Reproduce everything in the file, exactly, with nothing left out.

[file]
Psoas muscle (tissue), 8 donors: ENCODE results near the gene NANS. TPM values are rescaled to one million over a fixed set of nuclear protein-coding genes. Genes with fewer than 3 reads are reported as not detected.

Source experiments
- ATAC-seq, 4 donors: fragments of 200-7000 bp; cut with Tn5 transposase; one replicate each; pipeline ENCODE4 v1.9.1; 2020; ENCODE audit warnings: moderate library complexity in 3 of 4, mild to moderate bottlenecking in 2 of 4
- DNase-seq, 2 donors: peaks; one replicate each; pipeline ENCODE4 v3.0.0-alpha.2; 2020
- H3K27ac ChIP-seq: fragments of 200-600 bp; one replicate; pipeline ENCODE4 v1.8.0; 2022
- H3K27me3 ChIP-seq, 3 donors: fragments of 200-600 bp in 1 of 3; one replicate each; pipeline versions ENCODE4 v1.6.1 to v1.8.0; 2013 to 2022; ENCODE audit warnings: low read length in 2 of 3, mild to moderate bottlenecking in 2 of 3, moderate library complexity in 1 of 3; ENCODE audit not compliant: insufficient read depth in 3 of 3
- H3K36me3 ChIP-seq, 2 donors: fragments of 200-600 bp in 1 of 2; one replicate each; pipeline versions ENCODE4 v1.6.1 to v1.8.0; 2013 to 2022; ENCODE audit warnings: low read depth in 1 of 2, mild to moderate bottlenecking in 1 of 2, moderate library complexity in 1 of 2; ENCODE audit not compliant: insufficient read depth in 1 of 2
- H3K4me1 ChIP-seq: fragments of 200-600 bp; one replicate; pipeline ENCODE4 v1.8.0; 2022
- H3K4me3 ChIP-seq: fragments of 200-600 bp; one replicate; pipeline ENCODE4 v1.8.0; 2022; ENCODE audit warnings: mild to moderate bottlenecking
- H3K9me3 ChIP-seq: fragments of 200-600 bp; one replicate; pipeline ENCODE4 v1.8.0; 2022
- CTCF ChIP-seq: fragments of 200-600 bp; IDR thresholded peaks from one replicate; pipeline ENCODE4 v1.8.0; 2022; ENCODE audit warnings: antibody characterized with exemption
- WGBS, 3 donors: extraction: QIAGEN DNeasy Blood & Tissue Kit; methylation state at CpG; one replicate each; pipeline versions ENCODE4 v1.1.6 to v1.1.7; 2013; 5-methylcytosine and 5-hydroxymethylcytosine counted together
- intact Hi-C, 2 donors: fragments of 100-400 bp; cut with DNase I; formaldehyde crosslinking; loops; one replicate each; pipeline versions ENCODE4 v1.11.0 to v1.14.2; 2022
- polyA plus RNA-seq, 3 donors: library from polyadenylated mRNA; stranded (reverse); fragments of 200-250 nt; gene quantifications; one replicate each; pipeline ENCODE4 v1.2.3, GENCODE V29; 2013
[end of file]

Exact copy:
Psoas muscle (tissue), 8 donors: ENCODE results near the gene NANS. TPM values are rescaled to one million over a fixed set of nuclear protein-coding genes. Genes with fewer than 3 reads are reported as not detected.

Source experiments
- ATAC-seq, 4 donors: fragments of 200-7000 bp; cut with Tn5 transposase; one replicate each; pipeline ENCODE4 v1.9.1; 2020; ENCODE audit warnings: moderate library complexity in 3 of 4, mild to moderate bottlenecking in 2 of 4
- DNase-seq, 2 donors: peaks; one replicate each; pipeline ENCODE4 v3.0.0-alpha.2; 2020
- H3K27ac ChIP-seq: fragments of 200-600 bp; one replicate; pipeline ENCODE4 v1.8.0; 2022
- H3K27me3 ChIP-seq, 3 donors: fragments of 200-600 bp in 1 of 3; one replicate each; pipeline versions ENCODE4 v1.6.1 to v1.8.0; 2013 to 2022; ENCODE audit warnings: low read length in 2 of 3, mild to moderate bottlenecking in 2 of 3, moderate library complexity in 1 of 3; ENCODE audit not compliant: insufficient read depth in 3 of 3
- H3K36me3 ChIP-seq, 2 donors: fragments of 200-600 bp in 1 of 2; one replicate each; pipeline versions ENCODE4 v1.6.1 to v1.8.0; 2013 to 2022; ENCODE audit warnings: low read depth in 1 of 2, mild to moderate bottlenecking in 1 of 2, moderate library complexity in 1 of 2; ENCODE audit not compliant: insufficient read depth in 1 of 2
- H3K4me1 ChIP-seq: fragments of 200-600 bp; one replicate; pipeline ENCODE4 v1.8.0; 2022
- H3K4me3 ChIP-seq: fragments of 200-600 bp; one replicate; pipeline ENCODE4 v1.8.0; 2022; ENCODE audit warnings: mild to moderate bottlenecking
- H3K9me3 ChIP-seq: fragments of 200-600 bp; one replicate; pipeline ENCODE4 v1.8.0; 2022
- CTCF ChIP-seq: fragments of 200-600 bp; IDR thresholded peaks from one replicate; pipeline ENCODE4 v1.8.0; 2022; ENCODE audit warnings: antibody characterized with exemption
- WGBS, 3 donors: extraction: QIAGEN DNeasy Blood & Tissue Kit; methylation state at CpG; one replicate each; pipeline versions ENCODE4 v1.1.6 to v1.1.7; 2013; 5-methylcytosine and 5-hydroxymethylcytosine counted together
- intact Hi-C, 2 donors: fragments of 100-400 bp; cut with DNase I; formaldehyde crosslinking; loops; one replicate each; pipeline versions ENCODE4 v1.11.0 to v1.14.2; 2022
- polyA plus RNA-seq, 3 donors: library from polyadenylated mRNA; stranded (reverse); fragments of 200-250 nt; gene quantifications; one replicate each; pipeline ENCODE4 v1.2.3, GENCODE V29; 2013